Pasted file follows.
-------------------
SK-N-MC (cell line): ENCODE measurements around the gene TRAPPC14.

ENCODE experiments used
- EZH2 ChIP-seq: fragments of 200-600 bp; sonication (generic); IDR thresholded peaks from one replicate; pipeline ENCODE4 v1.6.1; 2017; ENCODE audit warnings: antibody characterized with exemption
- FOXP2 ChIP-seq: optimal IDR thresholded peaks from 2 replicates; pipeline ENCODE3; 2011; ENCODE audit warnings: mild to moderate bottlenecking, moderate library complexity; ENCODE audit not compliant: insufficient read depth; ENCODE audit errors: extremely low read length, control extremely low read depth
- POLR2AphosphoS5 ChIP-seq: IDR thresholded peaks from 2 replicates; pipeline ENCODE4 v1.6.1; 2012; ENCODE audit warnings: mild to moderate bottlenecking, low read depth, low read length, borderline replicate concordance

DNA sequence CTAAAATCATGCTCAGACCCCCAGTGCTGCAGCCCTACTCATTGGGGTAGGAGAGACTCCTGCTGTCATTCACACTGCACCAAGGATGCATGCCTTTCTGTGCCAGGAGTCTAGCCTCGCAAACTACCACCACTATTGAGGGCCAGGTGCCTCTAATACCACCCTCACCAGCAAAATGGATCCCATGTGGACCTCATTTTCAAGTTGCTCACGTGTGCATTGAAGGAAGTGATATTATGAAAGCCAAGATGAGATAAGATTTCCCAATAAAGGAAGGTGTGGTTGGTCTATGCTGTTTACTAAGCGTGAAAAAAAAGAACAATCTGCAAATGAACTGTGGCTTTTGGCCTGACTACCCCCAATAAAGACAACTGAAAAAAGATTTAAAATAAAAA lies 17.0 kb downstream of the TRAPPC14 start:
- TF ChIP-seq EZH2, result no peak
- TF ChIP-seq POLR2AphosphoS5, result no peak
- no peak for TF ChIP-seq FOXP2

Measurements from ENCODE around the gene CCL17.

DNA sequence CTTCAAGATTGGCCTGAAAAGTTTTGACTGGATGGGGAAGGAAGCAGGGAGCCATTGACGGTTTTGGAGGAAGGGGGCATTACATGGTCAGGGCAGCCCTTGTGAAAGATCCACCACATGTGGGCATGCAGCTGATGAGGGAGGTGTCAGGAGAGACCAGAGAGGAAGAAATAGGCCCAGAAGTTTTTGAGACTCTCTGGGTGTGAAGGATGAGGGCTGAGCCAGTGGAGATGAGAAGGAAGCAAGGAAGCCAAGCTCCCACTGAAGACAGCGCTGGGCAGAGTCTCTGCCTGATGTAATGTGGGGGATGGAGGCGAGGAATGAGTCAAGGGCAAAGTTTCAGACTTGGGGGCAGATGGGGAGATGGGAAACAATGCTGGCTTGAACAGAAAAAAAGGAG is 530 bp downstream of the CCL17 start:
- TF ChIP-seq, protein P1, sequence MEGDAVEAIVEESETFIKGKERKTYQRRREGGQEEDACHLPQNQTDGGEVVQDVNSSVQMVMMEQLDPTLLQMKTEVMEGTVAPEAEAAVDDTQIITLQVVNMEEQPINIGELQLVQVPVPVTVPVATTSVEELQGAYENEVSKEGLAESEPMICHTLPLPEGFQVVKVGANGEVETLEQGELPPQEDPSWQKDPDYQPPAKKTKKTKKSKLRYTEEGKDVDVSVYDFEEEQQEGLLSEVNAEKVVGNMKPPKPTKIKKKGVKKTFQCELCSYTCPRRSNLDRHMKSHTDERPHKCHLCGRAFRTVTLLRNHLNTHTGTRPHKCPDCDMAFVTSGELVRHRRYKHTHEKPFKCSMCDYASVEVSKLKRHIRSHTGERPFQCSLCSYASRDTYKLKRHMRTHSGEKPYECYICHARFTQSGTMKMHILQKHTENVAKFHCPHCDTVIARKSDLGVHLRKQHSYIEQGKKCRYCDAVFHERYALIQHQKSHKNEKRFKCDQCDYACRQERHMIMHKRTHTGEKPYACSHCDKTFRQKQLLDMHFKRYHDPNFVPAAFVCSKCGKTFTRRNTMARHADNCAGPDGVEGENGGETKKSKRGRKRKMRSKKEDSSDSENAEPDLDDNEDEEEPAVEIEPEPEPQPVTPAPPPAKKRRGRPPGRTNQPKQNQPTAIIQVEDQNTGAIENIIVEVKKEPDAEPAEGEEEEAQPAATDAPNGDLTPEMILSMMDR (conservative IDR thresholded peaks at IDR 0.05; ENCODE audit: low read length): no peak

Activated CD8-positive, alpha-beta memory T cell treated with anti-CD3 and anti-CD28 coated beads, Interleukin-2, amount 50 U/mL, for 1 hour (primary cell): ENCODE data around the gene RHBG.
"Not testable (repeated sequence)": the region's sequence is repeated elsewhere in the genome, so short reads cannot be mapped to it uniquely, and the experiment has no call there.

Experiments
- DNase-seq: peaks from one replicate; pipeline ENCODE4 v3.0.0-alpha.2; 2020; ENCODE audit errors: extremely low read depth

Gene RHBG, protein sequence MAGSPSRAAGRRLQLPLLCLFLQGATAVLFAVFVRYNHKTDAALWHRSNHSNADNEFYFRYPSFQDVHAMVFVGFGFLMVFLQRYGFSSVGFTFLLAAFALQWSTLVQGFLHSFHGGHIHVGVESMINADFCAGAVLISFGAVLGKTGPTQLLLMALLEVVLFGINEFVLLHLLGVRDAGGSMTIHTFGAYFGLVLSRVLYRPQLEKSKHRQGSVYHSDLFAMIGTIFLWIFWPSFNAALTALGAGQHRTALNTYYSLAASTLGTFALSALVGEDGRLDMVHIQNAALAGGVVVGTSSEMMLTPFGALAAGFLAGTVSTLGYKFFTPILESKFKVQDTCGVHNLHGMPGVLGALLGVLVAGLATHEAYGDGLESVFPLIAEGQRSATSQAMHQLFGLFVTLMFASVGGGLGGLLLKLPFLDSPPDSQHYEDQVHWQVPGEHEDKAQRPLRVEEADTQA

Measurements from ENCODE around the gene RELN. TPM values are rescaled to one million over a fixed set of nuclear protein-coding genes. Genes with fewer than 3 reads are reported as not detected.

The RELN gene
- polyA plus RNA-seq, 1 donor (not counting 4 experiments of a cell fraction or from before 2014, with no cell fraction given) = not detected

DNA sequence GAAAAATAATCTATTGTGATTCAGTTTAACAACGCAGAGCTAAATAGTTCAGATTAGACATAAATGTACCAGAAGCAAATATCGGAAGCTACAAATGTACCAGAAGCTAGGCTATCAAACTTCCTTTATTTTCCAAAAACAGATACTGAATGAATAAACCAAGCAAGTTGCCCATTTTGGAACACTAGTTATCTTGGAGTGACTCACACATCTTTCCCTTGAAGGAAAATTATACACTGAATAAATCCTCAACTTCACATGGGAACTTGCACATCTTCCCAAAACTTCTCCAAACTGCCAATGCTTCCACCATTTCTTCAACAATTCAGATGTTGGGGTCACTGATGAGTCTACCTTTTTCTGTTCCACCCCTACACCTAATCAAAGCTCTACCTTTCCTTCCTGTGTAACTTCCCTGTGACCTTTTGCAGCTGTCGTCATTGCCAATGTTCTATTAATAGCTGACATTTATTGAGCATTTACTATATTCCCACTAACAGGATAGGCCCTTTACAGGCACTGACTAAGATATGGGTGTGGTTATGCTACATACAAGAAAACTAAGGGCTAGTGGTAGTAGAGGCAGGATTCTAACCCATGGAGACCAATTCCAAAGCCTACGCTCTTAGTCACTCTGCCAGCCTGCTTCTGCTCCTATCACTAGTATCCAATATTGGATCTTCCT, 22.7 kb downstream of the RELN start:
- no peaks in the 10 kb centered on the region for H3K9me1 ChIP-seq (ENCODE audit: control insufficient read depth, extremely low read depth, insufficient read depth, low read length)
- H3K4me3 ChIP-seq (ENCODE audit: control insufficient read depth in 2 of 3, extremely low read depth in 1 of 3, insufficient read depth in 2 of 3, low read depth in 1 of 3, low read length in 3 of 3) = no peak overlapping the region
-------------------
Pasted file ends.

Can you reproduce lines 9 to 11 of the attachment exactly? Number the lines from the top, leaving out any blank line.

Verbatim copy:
- no peak for TF ChIP-seq FOXP2

Measurements from ENCODE around the gene CCL17.

DNA sequence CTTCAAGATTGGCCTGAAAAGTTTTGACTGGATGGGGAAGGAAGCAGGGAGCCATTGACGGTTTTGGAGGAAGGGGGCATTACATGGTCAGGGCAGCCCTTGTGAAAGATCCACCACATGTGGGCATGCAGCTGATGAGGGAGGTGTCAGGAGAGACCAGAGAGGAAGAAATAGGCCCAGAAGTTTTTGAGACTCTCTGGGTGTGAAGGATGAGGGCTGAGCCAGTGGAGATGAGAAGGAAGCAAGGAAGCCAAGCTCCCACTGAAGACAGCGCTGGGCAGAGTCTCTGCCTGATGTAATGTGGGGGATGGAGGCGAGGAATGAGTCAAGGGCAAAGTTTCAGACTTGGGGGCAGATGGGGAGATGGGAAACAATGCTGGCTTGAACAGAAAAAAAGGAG is 530 bp downstream of the CCL17 start: